Ads by Google Ads by Google

'Indo-Pacific Support Cutter' focuses on Oceania

U.S. Coast Guard and Fiji Navy personnel stand in front of USCG cutter

Pago Pago, AMERICAN SAMOA — Honolulu Advertiser reporter Kevin Knodell was aboard the USCG Cutter Harriet Lane when it began its new role as the “Indo- Pacific Support Cutter” devoted to operations in Oceania.  Here are some excerpts from his report on the voyage:

It was a hot, humid and cloudy day in the South Pacific as the U.S. Coast Guard's Cutter Harriet Lane pulled into port in Apia, Samoa, earlier this month.

The nearly 40-year-old ship arrived in Hawaii in December after undergoing over a year's worth of renovations at a Baltimore shipyard. In January it set sail for its first Pacific deployment, heading south into the high seas where members of its crew boarded fishing vessels to look for signs of illegal fishing.

It had made a quick stop in American Samoa before heading west into Samoan waters, where Lane's crew picked up and worked with Samoan law enforcement officials aboard as ‘ship riders’ for several days, allowing the Samoans to use Lane's resources and its crew to board fishing vessels within their own jurisdiction through an agreement with the U.S. government.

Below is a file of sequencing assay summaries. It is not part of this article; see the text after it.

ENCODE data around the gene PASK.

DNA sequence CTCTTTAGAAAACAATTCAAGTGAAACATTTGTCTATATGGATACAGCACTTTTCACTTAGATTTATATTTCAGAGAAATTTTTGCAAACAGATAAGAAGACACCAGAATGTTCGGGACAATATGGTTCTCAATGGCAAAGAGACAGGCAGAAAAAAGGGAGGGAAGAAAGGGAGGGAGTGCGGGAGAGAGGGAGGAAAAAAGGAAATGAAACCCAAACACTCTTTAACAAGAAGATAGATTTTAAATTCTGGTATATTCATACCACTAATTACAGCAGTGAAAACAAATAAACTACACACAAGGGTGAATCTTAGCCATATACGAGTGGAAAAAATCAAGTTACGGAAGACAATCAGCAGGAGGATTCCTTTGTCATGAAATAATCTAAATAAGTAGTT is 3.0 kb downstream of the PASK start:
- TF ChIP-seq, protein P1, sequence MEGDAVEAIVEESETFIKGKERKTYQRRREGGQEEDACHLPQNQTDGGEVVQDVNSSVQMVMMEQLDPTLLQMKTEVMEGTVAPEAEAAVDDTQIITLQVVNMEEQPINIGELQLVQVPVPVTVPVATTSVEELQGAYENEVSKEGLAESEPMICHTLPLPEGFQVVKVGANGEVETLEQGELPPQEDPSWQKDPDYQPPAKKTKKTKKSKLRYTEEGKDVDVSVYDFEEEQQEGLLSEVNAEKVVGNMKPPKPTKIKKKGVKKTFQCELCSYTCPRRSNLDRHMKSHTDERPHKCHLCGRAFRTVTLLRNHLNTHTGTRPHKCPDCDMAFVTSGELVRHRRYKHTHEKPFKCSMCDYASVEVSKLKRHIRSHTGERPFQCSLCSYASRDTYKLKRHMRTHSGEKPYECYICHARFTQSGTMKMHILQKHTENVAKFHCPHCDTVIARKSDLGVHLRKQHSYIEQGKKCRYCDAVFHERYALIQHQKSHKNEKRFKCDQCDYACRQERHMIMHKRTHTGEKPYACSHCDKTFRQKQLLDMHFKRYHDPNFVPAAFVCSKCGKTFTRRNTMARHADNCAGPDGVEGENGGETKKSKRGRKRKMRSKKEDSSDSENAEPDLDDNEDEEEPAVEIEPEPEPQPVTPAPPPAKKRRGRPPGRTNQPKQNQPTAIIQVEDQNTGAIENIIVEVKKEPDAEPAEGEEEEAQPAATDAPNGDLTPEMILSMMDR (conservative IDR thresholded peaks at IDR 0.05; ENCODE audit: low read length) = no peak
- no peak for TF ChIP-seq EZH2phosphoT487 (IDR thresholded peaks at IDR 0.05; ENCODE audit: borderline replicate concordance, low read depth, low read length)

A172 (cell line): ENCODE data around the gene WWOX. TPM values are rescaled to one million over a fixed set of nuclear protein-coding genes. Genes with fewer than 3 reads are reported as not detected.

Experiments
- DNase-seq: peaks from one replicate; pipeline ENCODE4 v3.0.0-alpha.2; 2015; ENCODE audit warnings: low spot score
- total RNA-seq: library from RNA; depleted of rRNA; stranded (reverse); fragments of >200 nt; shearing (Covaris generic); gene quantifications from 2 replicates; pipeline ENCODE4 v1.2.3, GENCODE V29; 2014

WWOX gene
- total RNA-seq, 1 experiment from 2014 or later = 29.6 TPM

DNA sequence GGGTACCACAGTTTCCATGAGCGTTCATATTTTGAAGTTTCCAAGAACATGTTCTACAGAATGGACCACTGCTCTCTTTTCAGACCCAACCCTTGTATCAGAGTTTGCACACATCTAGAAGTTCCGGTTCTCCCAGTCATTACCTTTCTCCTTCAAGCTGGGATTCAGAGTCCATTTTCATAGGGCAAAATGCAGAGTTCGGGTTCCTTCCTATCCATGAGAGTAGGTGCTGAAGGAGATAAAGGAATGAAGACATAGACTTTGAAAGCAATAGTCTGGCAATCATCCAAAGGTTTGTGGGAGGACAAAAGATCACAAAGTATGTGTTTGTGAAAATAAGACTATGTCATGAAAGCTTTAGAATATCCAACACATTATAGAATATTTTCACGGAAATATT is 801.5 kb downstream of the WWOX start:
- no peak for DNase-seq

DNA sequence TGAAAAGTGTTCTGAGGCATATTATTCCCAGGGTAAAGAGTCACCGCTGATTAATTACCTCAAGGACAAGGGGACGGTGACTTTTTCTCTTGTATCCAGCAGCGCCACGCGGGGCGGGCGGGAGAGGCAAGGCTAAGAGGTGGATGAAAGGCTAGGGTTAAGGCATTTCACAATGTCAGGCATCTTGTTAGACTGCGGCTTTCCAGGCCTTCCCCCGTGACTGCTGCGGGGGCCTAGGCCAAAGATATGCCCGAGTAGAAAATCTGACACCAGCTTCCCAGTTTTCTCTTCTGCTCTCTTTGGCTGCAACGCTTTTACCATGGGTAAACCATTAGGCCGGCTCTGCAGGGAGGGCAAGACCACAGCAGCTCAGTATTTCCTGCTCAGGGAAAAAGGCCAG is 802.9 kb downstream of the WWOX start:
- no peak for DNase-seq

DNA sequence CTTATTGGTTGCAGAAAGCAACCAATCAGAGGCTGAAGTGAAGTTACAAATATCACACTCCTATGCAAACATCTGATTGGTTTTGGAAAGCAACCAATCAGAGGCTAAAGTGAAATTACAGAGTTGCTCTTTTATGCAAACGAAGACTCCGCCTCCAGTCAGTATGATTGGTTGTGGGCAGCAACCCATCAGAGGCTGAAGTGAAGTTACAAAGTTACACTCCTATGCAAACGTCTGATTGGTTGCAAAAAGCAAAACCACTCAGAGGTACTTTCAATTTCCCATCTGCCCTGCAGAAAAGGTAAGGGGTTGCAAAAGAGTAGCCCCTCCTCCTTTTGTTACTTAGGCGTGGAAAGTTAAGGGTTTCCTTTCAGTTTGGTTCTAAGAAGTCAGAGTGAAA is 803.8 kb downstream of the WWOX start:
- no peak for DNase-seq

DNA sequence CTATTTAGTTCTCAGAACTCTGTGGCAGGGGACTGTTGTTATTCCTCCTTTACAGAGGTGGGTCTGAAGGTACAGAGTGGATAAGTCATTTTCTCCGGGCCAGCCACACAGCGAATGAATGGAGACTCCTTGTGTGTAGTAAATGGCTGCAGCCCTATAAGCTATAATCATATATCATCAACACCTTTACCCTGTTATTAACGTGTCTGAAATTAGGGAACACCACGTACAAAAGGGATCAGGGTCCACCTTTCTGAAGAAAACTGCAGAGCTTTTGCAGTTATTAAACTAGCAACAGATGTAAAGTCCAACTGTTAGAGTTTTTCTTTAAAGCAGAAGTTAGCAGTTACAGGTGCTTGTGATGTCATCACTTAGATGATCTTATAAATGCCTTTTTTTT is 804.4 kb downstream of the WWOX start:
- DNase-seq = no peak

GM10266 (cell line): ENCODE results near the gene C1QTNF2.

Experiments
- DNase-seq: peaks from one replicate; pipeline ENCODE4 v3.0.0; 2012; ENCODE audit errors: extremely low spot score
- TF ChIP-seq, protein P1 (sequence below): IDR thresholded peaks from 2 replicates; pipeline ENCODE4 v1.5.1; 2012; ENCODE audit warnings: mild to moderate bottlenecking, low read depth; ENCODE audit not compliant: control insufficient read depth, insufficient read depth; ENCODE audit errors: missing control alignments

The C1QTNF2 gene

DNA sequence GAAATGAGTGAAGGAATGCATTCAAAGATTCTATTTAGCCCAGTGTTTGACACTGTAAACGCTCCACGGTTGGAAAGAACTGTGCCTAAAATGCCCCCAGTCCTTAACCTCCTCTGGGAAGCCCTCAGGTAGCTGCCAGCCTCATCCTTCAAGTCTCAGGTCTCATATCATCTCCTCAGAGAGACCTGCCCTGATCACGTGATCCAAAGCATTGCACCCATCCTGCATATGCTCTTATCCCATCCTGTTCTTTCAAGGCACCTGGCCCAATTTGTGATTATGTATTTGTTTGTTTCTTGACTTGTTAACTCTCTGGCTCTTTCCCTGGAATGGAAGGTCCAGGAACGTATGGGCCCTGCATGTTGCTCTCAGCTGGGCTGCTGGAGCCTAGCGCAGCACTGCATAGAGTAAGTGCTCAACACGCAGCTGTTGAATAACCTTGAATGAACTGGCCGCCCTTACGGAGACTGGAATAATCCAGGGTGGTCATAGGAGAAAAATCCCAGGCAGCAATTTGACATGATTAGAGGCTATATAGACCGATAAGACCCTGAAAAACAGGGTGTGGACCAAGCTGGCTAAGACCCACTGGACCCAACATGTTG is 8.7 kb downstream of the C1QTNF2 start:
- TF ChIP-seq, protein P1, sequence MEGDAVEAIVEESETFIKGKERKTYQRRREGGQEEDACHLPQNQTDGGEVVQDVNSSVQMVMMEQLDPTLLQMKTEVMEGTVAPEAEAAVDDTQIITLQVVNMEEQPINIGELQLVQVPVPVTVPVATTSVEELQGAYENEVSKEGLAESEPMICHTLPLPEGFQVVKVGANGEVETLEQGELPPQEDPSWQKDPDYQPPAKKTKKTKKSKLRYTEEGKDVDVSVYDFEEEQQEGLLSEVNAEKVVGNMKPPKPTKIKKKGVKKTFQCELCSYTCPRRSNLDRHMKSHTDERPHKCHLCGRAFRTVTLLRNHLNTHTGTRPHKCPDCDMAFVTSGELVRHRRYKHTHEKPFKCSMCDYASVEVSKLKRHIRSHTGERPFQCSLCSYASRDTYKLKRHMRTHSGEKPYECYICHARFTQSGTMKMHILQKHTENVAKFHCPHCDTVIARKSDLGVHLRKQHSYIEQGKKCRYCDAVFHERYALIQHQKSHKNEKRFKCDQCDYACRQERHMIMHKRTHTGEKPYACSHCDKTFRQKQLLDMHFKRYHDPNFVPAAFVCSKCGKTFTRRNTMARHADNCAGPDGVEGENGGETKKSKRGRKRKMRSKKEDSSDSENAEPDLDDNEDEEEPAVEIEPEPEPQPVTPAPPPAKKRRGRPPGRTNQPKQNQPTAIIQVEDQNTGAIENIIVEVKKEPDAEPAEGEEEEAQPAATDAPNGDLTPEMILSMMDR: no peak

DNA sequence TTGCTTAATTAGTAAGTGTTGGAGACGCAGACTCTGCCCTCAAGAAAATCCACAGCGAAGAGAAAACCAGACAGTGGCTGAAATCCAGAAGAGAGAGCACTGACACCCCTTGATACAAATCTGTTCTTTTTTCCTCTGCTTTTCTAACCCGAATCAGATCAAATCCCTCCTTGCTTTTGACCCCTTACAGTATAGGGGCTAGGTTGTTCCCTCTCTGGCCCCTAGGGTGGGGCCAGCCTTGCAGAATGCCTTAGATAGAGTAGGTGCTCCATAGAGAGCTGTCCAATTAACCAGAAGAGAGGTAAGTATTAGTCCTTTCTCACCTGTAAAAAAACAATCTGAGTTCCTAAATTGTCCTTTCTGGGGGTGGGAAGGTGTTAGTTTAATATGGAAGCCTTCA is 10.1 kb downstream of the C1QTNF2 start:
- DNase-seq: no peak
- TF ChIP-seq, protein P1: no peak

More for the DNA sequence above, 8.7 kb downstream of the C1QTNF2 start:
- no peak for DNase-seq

But as the ship moored at the pier, powerful swells and surf in the harbor raised alarm bells for officers and crew aboard. A storm system was passing through and it could be felt in the seas. The ropes tying the ship to the pier let out audible sounds of strain as the water churned.

Nearby in the port a capsized Chinese fishing vessel offered a vivid visual of what could happen to those who gamble on the ocean's power.

Cmdr. Nicole Tesoniero, Lane's captain, ultimately decided the risk was too high to stay in the port.

The ship riders got off and the Lane's cooks and other crews hastily brought on food supplies from the pier to restock the kitchen. Then Tesoniero met with officials with the U.S embassy and explained the potential danger—while making new plans on the fly. Lane left as the strain on the ropes reached its peak.

The ship returned to the sea, but stayed nearby. The next day, a handful of crew members left the Lane aboard an "over the horizon " boat—a small inflatable boat the ship uses for interdictions and boardings—to return to Apia for a day of classroom exercises with Samoan law enforcement. That night, Lane set sail bound for Suva, Fiji, for a port call there to wait out the stormy weather before picking up Fijian ship riders and resuming operations.

Tesoniero said that it's all part of a process of trial and error as the Lane and its crew undertake a mission they never have before. The Lane and the rest of the Coast Guard's 270s have a long history in the Caribbean and Latin America doing Drug War missions for which they were designed, along with search-and-rescue operations. There's a wealth of knowledge and experience to draw on whenever a challenge comes along.